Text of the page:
Euro-area stagnation poses the largest threat to the global economy and Mario Draghi should weaken the euro to help boost the flagging economies of France and Italy, according to former Bank of England Governor Mervyn King.

“The euro area is the biggest risk because I don’t think the leaders in the euro area actually have a true vision of how to cope with the problem,” King said in an interview yesterday with Bloomberg Television’s Olivia Sterns in Naples, Florida. “Many are trying to put in place structural reforms, but that is not going to be sufficient to generate a recovery. They also need to have macroeconomic stimulus.”

The euro area’s recovery has been in peril since economic malaise transferred from once crisis-stricken periphery nations to countries in the region’s core. Data last week showed that while Germany and France, the currency bloc’s two largest economies, returned to growth in the third quarter, Italy remained a weak spot, shrinking for a second quarter.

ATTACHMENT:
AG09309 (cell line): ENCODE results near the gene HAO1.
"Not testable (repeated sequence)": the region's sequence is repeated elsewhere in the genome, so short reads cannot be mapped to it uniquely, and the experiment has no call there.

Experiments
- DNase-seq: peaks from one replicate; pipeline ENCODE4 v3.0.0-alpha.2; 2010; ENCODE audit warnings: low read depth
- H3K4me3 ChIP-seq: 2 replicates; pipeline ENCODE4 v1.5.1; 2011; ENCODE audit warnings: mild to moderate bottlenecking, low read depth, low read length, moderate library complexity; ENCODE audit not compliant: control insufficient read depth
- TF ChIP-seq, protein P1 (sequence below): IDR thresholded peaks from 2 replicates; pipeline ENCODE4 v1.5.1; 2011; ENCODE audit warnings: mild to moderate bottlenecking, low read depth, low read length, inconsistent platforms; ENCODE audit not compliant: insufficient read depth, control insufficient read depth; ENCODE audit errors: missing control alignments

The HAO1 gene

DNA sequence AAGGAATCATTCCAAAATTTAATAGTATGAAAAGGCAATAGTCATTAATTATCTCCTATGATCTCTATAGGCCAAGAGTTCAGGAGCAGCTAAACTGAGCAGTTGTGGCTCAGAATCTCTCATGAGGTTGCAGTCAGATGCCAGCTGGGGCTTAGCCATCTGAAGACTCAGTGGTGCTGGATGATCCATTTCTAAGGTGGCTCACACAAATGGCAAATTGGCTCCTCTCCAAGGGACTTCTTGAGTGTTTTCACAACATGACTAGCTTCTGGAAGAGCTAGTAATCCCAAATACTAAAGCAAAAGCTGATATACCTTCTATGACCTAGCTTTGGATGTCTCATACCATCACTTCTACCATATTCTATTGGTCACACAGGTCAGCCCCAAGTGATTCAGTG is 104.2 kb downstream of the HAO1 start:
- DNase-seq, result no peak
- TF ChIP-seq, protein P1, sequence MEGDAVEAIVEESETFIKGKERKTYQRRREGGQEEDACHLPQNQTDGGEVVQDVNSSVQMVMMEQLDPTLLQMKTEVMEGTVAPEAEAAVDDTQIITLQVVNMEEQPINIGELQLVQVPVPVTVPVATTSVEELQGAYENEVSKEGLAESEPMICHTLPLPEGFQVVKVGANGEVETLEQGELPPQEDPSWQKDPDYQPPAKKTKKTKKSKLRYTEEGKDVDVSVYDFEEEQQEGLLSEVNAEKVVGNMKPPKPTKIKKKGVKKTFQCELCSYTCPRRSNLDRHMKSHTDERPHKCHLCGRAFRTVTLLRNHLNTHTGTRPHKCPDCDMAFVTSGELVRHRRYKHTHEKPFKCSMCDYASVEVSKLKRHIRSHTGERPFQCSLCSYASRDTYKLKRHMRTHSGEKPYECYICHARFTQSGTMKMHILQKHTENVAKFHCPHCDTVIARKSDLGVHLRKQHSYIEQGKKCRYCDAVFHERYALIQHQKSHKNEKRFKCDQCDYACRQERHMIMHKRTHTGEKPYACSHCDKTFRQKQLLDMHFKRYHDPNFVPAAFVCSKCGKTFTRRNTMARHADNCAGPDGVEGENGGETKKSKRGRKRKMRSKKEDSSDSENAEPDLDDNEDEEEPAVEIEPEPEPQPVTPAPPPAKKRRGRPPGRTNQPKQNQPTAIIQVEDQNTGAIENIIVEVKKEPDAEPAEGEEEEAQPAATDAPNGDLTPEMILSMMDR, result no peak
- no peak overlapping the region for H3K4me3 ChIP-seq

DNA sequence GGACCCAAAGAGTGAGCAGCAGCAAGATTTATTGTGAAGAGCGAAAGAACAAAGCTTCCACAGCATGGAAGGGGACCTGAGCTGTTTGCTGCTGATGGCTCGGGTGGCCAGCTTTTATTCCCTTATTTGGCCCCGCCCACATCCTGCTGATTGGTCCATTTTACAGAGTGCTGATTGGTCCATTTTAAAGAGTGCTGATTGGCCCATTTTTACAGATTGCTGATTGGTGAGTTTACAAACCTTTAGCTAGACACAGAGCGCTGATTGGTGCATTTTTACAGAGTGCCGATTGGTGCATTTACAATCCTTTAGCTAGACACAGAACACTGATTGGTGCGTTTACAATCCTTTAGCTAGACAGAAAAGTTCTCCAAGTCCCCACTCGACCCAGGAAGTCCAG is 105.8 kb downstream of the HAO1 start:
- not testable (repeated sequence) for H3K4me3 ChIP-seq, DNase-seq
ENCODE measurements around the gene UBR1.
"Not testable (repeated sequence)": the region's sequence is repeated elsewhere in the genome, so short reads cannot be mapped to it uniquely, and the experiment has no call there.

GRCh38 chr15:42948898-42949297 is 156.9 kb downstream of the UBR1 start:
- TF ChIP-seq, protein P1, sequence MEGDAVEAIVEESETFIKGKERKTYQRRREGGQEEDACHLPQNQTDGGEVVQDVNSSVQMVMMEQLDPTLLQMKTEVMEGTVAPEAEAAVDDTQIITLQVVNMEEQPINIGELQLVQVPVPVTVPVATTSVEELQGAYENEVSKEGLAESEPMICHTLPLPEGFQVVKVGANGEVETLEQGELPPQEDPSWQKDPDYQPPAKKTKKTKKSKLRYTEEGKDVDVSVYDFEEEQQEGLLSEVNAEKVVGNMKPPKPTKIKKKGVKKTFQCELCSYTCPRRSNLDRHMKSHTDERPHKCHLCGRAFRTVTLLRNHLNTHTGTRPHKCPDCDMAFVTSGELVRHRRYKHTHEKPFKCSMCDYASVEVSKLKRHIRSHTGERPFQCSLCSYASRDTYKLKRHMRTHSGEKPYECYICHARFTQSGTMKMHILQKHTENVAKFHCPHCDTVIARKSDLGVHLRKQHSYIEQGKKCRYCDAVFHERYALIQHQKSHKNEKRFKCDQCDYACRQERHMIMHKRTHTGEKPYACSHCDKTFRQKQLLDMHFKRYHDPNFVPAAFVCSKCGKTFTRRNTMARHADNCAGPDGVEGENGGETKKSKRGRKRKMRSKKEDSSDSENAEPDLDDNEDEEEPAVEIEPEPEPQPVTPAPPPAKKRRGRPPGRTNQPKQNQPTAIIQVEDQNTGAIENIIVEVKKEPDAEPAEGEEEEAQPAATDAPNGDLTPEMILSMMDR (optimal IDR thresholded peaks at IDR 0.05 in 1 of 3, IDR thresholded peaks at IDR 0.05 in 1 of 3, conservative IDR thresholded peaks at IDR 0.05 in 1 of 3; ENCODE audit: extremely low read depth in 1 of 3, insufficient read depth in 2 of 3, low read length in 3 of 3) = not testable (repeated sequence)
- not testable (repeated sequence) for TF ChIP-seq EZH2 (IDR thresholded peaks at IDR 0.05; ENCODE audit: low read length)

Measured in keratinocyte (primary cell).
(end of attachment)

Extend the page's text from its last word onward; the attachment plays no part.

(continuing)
The euro has fallen from a 2 1/2-year high in May after European Central Bank President Draghi unveiled a medley of stimulus measures and signaled a desire to grow the institution’s balance sheet by as much 1 trillion euros ($ 1.25 trillion). The currency fell versus most of its 31 major peers yesterday after he said stimulus to lift the region’s “abysmal” performance may include buying government bonds. It was trading at $ 1.2520 as of 10:08 a.m. London time, up 0.6 percent on the day.

Photographer: Jason Alden/Bloomberg